‘On Stranger Tides’ cuts to the chase by cutting the fat

The lucrative Pirates of the Caribbean franchise, which is based on the theme park ride at Walt Disney World and Disneyland, was getting a little long in the tooth during its third installment. The shenanigans of Capt. Jack Sparrow (Johnny Depp) and his motley crew of mangy shipmates were growing staler than a sea biscuit left out in the sun.

Now comes Pirates of the Caribbean: On Stranger Tides, an obvious attempt to squeeze a little more blood from this stone. Surprisingly, Rob Marshall’s film is vastly better than its predecessor and stands on its own two feet as a worthy summer blockbuster. It’s big. It’s dumb. But it’s also entertaining.

Penelope Cruz, Johnny Depp and Ian McShane in "Pirates of the Caribbean: On Stranger Tides" - Photo courtesy of Peter Mountain / Disney

As with all of the Pirates movies, the opening sequence offers us an idea of what our lovable hero has been up to since we last left him. In this fourth installment, we find Sparrow on the streets of London looking for his old crew and a fellow pirate who has been impersonating him in the pubs. That fellow pirate is none other than Angelica (Penelope Cruz), an old flame of Sparrow’s who still knows how to spark a few romantic fires.

Johnny Depp in "Pirates of the Caribbean: On Stranger Tides" - Photo courtesy of Peter Mountain / Disney

Angelica has been rounding up a crew to sail with the legendary Blackbeard (Ian McShane of HBO’s Deadwood) for the alluring Fountain of Youth. Instead of spiting Sparrow for disturbing her plans, Angelica brings him aboard, and the entire crew sets out on the choppy seas.

Following them is Capt. Hector Barbossa (Geoffrey Rush), who is now working for King George II (Richard Griffiths).

On Stranger Tides is essentially a remake of It’s a Mad, Mad, Mad, Mad World. The Fountain of Youth sends all of these pirates into a tailspin adventure of intricate swordplay, cutthroat backstabbing and voodoo mythology. It’s a race against time and a battle to the end.

Marshall, taking over directorial duties from Gore Verbinski, uses a clever script by Ted Elliott and Terry Rossio. The best part about the story is not what’s on the screen, but what’s missing from it. The first three films in the franchise added a sappy romance between the characters played by Orlando Bloom and Keira Knightley. On Stranger Tides thankfully drops both characters and focuses on the pirates (although the running time is still 15 minutes too long).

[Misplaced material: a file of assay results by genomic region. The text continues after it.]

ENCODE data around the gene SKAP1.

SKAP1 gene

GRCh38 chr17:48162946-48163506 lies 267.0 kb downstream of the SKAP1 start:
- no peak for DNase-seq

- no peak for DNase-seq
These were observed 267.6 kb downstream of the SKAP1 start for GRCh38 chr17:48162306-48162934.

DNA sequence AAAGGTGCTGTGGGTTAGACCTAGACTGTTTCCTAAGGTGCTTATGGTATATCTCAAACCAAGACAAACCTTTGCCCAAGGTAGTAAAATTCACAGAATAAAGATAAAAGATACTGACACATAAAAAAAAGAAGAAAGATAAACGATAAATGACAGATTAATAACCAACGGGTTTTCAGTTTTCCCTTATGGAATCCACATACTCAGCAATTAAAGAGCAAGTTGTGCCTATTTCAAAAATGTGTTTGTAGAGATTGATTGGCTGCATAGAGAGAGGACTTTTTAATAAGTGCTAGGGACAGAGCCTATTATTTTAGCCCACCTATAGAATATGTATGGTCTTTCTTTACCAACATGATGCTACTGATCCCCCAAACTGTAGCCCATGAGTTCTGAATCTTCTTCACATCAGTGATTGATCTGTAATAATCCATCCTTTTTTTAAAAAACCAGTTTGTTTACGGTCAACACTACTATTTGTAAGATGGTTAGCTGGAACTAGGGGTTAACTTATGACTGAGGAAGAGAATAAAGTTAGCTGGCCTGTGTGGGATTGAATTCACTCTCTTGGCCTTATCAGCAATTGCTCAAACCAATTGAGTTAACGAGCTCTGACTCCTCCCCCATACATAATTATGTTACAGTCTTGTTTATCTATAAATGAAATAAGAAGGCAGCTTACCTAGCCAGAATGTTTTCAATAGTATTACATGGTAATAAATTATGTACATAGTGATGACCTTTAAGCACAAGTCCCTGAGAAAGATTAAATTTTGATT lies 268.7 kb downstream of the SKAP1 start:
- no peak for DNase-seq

The visuals of the movie fall short of stunning, but they still keep the interest. The acting is all salty goodness, especially Depp’s still humorous turn as Sparrow. The only role that doesn’t land is Cruz’s Angelica, a part that is unfortunately underwritten and lacking in personality.

The movie is undoubtedly a cash cow for Disney. These pirate flicks earn so much money that Sparrow will likely be around for quite some time. If future sequels are as fun and light-hearted as this one, we’ll be in for a good ride.

By John Soltes / Publisher / John@HollywoodSoapbox.com
  • Pirates of the Caribbean: On Stranger Tides

  • 2011

  • Directed by Rob Marshall

  • Written by Ted Elliott and Terry Rossio, based on their screen story and characters by Elliott, Rossio, Stuart Beattie and Jay Wolpert; suggested by the novel On Stranger Tides by Tim Powers

  • Starring Johnny Depp, Penelope Cruz, Geoffrey Rush and Ian McShane

  • Running time: 136 minutes

  • Rated PG-13 for intense sequences of action/adventure violence, some frightening images, sensuality and innuendo

  • Bubble score: 3 out of 4

  • Click here to purchase Pirates of the Caribbean: On Stranger Tides on DVD.

John Soltes

John Soltes is an award-winning journalist. His writing has appeared in The New York Times, Earth Island Journal, The Hollywood Reporter, New Jersey Monthly and at Time.com, among other publications. E-mail him at john@hollywoodsoapbox.com

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